The association between pressure overload, left ventricular (LV) hypertrophy and failure, and abnormalities in diastolic function has been described both clinically and experimentally. The mechanisms underlying this association, however, are complex and controversial. Factors that have been implicated include mechanical alterations due to hypertrophy alone, changes in collagen type and content, alterations in β-adrenergic responsiveness, and chronic myocardial ischemia. Studies in our laboratory have identified limitations in subendocardial flow reserve in compensated LV hypertrophy and near exhaustion in subendocardial reserve in animals with decompensated LV hypertrophy and failure. These abnormalities in coronary reserve are associated with impaired diastolic function, particularly during periods of physiological stress. For example, with pacing-induced stress, impairment in diastolic function was observed in conscious dogs with compensated LV hypertrophy. In conscious dogs with LV hypertrophy and failure, isoproterenol also resulted in altered diastolic function. Thus, in the model of severe pressure-overload hypertrophy, which is characterized by limitations in coronary reserve, the mechanism of subendocardial ischemia might be responsible in part for the impairment in diastolic function observed in response to superimposed stress.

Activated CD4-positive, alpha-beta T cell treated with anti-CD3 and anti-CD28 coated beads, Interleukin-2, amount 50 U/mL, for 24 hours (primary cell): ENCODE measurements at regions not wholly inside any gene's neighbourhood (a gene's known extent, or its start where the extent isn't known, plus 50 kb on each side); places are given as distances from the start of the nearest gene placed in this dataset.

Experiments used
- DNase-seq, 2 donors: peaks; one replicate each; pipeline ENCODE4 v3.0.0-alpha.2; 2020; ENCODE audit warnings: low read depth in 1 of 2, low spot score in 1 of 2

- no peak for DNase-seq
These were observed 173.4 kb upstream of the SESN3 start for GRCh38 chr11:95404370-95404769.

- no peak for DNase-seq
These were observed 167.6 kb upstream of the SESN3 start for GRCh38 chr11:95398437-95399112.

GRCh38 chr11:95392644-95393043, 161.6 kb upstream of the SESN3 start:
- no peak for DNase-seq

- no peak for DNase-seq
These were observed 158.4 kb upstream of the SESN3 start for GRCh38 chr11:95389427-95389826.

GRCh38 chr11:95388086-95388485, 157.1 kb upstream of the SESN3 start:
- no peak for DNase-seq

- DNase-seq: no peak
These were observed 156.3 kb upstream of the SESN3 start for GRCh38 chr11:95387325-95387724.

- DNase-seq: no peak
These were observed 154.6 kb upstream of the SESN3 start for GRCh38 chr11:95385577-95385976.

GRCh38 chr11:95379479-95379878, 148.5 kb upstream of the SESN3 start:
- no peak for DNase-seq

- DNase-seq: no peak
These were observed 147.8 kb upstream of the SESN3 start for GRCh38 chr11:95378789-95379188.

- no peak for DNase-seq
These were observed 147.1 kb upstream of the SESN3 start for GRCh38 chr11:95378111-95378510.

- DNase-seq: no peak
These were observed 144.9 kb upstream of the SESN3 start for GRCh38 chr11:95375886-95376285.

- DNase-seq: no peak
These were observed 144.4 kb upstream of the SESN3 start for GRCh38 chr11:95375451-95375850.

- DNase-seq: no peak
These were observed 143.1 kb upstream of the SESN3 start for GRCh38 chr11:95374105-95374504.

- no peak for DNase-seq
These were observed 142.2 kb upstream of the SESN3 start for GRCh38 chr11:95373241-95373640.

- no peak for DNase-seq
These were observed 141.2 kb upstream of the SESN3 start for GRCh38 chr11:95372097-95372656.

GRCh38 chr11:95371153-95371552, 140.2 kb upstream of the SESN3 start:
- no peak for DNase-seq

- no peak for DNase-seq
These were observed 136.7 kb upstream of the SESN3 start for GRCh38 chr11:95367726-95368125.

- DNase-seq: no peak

|Original language||English (US)|
|Number of pages||7|
|Issue number||2 SUPPL.|
|State||Published - 1990|
All Science Journal Classification (ASJC) codes
- Cardiology and Cardiovascular Medicine
- Physiology (medical)